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review 2018-04-11 23:21
Well this was a new spin on an old fairy tale...
Never - Tara Lain,Kale Williams

"Never" is the fourth book in 'The Pennymaker Tales' which are all based on traditional fairy tales...the first book was 'Sinders and Ash' based on the story of Cinderella' while the next one was 'Driven Snow' and based on Snow White, also I have to admit this is the one story in this series that I have neither read not listened to on audio and book #3 was entitled 'Beauty Inc.' and you guessed it loosely based on 'Beauty and the Beast'.


So now that you're basically all caught up here we are on book #4 which is entitled 'Never' and yes it is based on the story of Peter Pan. We have Wen Darling (otherwise known as Wendell Darling) and he's raising his brother and sister because Dad was a dull and boring accountant who did nothing but work to provided for his family...how very irresponsible of him and mom was a flighty, ditsy, artistic and totally irresponsible person who was more worried about saving whales and doing whatever it is that flighty ditsy artistic people do then the caring for the 3 children she brought into this world...you go mom!  But be that all as it may, both mom and dad are no longer in the picture...both have departed this plane of existence leaving Wen to be the responsible one.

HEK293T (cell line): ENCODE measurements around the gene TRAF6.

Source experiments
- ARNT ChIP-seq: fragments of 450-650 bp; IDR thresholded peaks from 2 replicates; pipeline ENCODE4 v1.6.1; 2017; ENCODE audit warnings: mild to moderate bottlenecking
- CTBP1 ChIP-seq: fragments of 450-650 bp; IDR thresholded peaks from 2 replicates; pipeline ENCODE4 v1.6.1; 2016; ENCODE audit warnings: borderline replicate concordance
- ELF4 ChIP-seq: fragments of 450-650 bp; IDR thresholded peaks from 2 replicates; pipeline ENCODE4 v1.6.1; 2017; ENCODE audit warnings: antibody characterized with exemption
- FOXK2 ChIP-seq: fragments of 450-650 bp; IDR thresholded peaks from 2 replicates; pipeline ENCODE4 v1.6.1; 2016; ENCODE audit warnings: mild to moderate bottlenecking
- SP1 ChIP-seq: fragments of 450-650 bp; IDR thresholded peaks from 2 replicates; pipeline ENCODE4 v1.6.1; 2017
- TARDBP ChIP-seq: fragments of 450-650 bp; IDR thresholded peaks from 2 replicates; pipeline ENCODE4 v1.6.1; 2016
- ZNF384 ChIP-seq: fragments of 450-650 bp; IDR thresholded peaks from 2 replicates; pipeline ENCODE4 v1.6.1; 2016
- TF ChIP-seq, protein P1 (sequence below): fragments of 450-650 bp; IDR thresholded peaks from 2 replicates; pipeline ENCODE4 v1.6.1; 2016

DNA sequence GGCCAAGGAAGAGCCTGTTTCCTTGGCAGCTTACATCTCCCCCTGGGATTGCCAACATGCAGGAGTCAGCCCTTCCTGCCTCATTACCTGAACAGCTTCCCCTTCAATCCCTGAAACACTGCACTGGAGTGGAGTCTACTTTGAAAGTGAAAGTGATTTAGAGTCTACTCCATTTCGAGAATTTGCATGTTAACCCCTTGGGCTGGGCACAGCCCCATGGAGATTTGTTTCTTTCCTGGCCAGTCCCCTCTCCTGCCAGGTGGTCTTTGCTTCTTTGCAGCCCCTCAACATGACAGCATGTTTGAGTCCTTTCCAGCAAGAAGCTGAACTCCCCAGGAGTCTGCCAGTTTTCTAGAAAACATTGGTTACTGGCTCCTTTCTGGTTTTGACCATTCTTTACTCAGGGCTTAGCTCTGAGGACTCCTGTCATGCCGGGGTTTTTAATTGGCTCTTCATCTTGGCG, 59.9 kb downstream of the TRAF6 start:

Wen's managed ok, he's working in an advertising agency and while money's tight he's managed to provide food and shelter for his siblings and himself and he provides acting lessons for his brother, John...and can I just say as much as he seems to love his brother this little dude comes off as an ungrateful little sod at times and music lessons for his sister, Michaela,  who is incredibly responsible for a sixteen year old. Taking care of the her younger brother and just generally playing mother to both of her brothers.